Trades Industry 101: your guide to the sector
The trades industry is a rich source of jobs and makes up a hefty slice of the European economy, and if you know a trade you’re always in demand. However, during the COVID-19 pandemic, work slowed down. Since most skilled trades require working in other people’s homes, work opportunities plummeted once everyone started barricading themselves inside.
Now that things are improving, skilled trades work is possible again, and that high level of demand is still there. To help guide you through this industry, we’ve put together an article to explain all you need to know about skilled trades.
What is the trades industry?
The trades industry is made up of a collection of fields relying on skilled craftspeople, including construction workers, electricians, carpenters, plumbers, and mechanics. These are all very service-oriented industries, where you often need to go above and beyond to make an impression on your customers.
Why are trades important?
The trades industry has always been in high demand. There’s been a shortage of skilled workers for a while but the demand for the goods and homes constructed by the industry has remained high. From installing smart technology to making houses carbon-neutral, the nature of the industry is evolving.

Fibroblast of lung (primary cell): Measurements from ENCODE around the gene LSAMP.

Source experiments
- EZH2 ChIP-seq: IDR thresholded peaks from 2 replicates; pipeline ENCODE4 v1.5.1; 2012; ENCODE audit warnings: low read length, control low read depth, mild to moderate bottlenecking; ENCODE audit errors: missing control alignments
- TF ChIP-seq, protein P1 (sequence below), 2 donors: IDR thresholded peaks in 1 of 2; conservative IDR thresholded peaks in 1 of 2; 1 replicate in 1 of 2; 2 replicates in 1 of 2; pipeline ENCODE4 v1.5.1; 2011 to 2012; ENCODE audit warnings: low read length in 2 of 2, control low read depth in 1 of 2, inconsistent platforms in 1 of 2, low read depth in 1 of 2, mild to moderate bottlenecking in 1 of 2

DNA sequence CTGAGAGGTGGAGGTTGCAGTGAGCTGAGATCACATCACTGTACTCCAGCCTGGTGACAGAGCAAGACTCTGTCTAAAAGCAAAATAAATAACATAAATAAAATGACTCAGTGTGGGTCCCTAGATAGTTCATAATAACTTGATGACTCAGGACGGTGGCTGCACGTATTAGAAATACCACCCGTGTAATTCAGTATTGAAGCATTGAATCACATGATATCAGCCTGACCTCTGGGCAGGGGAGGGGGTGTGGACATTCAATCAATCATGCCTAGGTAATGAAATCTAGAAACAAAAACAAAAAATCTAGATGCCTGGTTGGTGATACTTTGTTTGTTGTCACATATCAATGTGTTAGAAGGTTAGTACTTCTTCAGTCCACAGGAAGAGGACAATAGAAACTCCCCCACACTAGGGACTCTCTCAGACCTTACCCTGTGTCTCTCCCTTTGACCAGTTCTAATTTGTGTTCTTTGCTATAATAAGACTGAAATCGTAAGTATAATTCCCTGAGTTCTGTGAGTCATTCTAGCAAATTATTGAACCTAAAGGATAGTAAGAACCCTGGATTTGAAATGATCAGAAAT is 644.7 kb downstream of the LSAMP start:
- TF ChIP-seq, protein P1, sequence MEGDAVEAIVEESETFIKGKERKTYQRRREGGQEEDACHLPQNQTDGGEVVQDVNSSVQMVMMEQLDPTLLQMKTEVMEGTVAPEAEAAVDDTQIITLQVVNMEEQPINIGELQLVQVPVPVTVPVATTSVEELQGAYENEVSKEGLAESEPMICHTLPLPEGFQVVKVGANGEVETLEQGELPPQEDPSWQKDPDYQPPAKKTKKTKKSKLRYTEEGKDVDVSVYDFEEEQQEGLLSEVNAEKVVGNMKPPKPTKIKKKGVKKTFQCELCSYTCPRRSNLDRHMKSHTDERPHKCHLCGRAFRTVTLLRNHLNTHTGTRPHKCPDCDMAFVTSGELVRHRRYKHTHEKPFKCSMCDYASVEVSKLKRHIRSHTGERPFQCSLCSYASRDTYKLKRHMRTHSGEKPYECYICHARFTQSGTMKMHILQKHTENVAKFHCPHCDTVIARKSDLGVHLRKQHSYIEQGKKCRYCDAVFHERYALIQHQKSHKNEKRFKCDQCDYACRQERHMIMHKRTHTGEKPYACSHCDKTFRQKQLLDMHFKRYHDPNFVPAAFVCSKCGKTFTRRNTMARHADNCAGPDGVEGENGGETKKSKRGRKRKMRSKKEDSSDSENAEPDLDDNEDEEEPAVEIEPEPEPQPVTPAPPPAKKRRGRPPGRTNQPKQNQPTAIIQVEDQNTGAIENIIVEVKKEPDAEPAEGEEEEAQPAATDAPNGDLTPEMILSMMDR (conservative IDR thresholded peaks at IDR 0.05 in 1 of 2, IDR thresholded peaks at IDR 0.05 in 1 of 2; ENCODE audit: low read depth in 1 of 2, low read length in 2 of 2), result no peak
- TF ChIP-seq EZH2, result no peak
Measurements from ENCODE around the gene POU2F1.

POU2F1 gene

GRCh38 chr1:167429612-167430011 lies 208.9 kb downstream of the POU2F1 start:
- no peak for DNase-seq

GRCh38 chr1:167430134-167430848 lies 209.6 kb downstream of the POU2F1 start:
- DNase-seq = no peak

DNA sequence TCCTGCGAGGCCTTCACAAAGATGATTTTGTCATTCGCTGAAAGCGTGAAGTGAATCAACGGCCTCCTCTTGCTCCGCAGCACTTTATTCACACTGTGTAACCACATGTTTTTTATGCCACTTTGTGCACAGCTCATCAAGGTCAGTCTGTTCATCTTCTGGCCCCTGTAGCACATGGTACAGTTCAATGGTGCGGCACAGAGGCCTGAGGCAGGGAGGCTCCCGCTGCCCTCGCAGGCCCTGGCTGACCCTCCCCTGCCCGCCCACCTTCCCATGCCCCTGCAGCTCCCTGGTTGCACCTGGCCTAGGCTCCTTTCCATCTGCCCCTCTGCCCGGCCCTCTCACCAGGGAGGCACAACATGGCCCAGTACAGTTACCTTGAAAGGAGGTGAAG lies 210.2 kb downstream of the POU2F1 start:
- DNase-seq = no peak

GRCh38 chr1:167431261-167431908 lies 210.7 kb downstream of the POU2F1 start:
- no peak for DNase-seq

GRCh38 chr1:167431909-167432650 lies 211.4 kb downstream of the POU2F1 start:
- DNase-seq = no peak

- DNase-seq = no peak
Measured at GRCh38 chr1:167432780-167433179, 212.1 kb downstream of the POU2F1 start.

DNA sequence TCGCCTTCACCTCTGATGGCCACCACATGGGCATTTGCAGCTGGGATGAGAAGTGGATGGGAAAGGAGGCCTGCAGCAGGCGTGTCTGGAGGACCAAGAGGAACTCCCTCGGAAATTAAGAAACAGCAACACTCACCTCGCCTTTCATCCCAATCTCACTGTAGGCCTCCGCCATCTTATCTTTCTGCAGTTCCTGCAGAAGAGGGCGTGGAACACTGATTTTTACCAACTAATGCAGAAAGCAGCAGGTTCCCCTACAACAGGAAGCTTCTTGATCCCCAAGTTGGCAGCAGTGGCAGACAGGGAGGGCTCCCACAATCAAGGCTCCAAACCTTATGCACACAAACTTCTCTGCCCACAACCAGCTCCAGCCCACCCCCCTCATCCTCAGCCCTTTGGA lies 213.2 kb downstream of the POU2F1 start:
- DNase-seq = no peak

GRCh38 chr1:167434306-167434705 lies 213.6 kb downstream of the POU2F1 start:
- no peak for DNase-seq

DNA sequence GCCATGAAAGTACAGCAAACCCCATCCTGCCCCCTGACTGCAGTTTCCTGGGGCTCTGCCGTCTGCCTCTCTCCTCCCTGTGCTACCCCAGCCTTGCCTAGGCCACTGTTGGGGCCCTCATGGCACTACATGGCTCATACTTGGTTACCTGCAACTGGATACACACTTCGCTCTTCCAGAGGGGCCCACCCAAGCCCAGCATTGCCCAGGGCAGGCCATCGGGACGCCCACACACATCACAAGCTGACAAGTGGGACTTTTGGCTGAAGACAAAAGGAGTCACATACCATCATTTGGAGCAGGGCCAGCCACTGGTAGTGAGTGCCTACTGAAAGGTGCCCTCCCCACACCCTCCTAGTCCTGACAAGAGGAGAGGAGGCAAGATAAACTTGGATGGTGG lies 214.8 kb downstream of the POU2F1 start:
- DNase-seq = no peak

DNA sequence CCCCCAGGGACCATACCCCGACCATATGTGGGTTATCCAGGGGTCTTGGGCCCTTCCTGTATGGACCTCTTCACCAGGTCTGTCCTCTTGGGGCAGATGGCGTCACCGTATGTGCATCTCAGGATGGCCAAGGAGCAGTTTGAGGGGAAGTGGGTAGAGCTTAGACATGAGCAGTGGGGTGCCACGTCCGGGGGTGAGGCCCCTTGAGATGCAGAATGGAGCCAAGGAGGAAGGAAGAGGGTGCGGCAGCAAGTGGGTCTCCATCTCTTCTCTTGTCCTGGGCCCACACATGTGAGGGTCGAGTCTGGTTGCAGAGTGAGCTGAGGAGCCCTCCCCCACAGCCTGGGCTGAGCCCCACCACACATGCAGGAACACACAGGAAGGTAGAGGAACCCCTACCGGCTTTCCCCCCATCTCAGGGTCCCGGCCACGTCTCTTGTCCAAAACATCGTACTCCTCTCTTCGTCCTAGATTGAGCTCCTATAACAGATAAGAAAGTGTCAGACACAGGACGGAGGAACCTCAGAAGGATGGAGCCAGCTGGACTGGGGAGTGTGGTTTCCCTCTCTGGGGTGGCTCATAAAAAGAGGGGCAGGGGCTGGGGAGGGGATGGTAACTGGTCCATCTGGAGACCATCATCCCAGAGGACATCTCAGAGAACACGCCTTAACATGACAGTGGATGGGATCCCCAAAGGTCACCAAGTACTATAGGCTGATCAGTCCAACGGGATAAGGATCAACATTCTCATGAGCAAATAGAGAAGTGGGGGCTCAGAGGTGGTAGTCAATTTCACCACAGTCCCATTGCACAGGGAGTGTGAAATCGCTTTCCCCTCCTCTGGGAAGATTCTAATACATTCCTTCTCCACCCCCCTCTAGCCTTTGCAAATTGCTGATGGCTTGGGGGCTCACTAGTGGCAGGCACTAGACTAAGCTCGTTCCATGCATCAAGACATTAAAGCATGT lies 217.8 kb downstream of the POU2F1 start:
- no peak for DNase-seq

In 2016, the construction sector amounted to 8.6% of the European Union’s total GDP. Yet demand is still eclipsing supply, both in terms of workers and materials, and that is hampering hopes for a post-pandemic economic boom. An increase in the number of trades industries would be a perfect step towards fixing the economy, since much of the unemployment in Europe is due to a shortage of tradespeople, from construction work to plumbing to carpentry. These are perfect conditions to start and find enough work to grow your business.
The European Union has a strong interest in the skilled trades industry. They regularly support large construction and infrastructure projects in member states; between 2014 and 2020, the European Commission approved 370 such projects.